To make the problem more understandable to the people that are used to alphabetic scripts, suppose that tomorrow an Asian committee starts creating Uniword, a repertoire that maps complete words to numerical IDs. At a certain point they get to "colour".
Uniword committee: Well, that word shares meaning and origin with the other word "color", for which we have already a codepoint, so we will encode them under the same codepoint.
GB, Australia and Canada: Ehi! No! To us those are different words; especially, we do not want Mr. Colours to appear as Mr. Color.
Uniword commitee: No problem, just add some out-of-band information like "nationality" or "<span lang='en-GB'>"
"colour"-people: that will not work, there are so many cases in which this can go wrong. Whenever I copy a field from a DB I also have to extract this extra information?
Uniword: yes, that is the problem? C'mon!
"colour"-people: but do you need to do that in your applications?
Uniword: no, we have one code for every single word in our languages, including codes for very old languages that exist only in two palimpsests.
"colour"-people: and why cannot we have the same level of granularity?
Uniword: because you have too many words!!! And we started we had only 100k available integers.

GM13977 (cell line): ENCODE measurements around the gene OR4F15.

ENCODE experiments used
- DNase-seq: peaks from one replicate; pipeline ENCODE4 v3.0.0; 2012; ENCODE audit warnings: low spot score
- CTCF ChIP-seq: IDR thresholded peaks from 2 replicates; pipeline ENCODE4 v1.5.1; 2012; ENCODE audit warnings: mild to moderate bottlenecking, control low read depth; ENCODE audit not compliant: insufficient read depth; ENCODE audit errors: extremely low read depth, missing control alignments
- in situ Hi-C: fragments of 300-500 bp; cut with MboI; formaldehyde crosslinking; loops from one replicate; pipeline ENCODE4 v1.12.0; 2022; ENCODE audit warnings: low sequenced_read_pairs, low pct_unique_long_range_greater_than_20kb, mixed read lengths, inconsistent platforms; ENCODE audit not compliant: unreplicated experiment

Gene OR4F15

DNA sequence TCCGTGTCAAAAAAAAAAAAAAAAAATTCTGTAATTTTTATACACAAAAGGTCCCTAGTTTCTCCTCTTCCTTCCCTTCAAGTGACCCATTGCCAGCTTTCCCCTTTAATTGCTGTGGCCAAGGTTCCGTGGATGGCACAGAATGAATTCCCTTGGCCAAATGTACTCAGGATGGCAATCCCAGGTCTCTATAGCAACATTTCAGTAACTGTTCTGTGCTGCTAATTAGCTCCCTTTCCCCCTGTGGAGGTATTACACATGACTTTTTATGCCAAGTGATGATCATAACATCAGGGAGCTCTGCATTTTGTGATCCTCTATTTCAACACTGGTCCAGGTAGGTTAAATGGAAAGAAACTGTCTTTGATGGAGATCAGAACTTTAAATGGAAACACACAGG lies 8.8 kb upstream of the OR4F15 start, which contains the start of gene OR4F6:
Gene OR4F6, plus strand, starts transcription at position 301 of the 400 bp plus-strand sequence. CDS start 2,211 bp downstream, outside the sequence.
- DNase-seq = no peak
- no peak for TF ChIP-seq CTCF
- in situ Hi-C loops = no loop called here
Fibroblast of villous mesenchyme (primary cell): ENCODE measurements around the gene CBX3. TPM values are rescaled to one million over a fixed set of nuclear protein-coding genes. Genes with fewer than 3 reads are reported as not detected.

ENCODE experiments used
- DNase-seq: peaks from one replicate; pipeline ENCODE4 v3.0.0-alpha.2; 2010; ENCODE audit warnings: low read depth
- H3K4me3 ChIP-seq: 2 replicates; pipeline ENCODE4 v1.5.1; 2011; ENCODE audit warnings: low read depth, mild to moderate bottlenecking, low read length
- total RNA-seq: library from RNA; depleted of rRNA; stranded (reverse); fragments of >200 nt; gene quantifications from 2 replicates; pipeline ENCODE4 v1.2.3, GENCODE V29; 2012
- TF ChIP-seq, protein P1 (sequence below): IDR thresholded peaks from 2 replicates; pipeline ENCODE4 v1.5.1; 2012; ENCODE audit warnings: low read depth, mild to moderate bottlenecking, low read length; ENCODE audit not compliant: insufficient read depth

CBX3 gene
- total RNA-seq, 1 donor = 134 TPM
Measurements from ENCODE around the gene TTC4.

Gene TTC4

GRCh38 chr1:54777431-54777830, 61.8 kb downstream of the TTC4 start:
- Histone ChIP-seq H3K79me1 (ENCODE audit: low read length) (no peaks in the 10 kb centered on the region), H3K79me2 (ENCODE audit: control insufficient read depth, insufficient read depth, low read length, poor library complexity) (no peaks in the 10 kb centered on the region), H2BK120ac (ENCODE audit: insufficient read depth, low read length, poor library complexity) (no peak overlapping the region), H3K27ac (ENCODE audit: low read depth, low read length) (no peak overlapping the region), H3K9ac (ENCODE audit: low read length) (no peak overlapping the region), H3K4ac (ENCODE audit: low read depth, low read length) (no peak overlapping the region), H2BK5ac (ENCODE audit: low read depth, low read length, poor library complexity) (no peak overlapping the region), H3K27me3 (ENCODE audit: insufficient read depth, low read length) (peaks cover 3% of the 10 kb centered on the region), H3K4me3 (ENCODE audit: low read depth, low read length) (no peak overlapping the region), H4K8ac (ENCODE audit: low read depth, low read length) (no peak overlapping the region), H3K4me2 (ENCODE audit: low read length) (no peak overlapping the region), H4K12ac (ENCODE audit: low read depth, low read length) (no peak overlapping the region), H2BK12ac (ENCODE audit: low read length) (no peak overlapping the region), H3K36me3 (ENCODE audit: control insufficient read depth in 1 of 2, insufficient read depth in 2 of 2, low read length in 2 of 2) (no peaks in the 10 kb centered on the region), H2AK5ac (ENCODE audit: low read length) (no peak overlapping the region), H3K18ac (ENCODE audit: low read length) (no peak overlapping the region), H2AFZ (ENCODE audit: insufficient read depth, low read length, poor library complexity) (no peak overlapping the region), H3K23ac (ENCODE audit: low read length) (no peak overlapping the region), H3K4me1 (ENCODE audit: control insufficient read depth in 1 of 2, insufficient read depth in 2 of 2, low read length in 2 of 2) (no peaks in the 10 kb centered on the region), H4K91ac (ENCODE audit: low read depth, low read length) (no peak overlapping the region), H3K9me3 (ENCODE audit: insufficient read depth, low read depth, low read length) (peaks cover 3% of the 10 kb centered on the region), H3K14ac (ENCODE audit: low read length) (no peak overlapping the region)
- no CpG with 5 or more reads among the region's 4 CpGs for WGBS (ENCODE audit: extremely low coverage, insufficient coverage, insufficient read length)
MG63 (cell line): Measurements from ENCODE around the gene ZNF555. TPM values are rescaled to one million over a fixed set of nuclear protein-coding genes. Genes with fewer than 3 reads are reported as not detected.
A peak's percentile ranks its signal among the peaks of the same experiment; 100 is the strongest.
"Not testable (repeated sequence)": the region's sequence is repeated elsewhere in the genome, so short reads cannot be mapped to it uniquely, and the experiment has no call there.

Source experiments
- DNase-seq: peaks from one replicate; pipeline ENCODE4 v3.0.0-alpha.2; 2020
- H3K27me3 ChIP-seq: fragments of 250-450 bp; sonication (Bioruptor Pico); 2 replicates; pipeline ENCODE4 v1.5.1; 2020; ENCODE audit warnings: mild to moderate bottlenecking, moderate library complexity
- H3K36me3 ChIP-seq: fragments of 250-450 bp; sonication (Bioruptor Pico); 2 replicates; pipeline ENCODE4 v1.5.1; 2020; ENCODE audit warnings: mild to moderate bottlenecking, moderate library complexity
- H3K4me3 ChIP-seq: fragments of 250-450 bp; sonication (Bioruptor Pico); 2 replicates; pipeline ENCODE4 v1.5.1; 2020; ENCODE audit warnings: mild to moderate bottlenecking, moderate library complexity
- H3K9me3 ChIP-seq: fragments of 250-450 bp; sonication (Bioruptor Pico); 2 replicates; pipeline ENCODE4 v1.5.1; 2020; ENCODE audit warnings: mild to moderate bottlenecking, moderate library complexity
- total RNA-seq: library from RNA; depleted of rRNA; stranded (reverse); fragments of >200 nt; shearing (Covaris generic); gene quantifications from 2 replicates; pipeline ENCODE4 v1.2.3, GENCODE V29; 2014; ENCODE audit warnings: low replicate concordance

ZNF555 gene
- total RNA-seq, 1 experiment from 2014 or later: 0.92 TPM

"colour"-people: and now?
Uniword: now we have 2^32. But, yeah, that is not the point; just do how we suggest. This dialog is getting to long.
"colour"-people: "dialogue", please.
That was perceived as happening more than a few times in the Han Unification debate.
I remember being concerned about Han unification around the time Ruby 1.9 was released, since this seemed to be one of Ruby's major reasons for being encoding-independent instead of standardizing on Unicode. But I hadn't heard about this issue in a while, except to hear occasionally someone say it's not a problem (maybe it was a Chinese person instead of a Japanese person -- the Wikipedia page says that the Chinese aren't as concerned about Han unification since Traditional Chinese didn't get unified with Simplified Chinese).